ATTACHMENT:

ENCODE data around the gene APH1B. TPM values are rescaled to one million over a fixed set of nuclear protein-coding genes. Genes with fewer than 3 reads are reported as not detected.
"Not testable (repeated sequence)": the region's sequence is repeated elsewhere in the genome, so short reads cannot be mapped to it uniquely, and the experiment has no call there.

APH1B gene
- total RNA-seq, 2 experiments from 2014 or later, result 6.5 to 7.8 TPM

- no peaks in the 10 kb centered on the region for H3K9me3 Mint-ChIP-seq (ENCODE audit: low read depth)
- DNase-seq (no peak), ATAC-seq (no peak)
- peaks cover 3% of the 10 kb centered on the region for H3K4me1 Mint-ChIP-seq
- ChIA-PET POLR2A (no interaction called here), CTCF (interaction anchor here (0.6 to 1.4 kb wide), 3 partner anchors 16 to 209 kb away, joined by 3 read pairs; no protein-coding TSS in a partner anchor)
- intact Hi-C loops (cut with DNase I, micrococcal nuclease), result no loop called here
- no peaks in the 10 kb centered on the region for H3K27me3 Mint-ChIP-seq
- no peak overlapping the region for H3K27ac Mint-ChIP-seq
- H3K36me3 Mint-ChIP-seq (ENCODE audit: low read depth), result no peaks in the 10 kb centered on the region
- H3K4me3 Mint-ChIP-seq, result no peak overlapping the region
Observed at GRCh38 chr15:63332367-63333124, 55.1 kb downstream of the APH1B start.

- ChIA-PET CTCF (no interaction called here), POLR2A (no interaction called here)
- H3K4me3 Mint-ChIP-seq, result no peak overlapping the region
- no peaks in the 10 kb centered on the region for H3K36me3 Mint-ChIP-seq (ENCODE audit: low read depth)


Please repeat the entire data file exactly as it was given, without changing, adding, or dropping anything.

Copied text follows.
ENCODE data around the gene APH1B. TPM values are rescaled to one million over a fixed set of nuclear protein-coding genes. Genes with fewer than 3 reads are reported as not detected.
"Not testable (repeated sequence)": the region's sequence is repeated elsewhere in the genome, so short reads cannot be mapped to it uniquely, and the experiment has no call there.

APH1B gene
- total RNA-seq, 2 experiments from 2014 or later, result 6.5 to 7.8 TPM

- no peaks in the 10 kb centered on the region for H3K9me3 Mint-ChIP-seq (ENCODE audit: low read depth)
- DNase-seq (no peak), ATAC-seq (no peak)
- peaks cover 3% of the 10 kb centered on the region for H3K4me1 Mint-ChIP-seq
- ChIA-PET POLR2A (no interaction called here), CTCF (interaction anchor here (0.6 to 1.4 kb wide), 3 partner anchors 16 to 209 kb away, joined by 3 read pairs; no protein-coding TSS in a partner anchor)
- intact Hi-C loops (cut with DNase I, micrococcal nuclease), result no loop called here
- no peaks in the 10 kb centered on the region for H3K27me3 Mint-ChIP-seq
- no peak overlapping the region for H3K27ac Mint-ChIP-seq
- H3K36me3 Mint-ChIP-seq (ENCODE audit: low read depth), result no peaks in the 10 kb centered on the region
- H3K4me3 Mint-ChIP-seq, result no peak overlapping the region
Observed at GRCh38 chr15:63332367-63333124, 55.1 kb downstream of the APH1B start.

- ChIA-PET CTCF (no interaction called here), POLR2A (no interaction called here)
- H3K4me3 Mint-ChIP-seq, result no peak overlapping the region
- no peaks in the 10 kb centered on the region for H3K36me3 Mint-ChIP-seq (ENCODE audit: low read depth)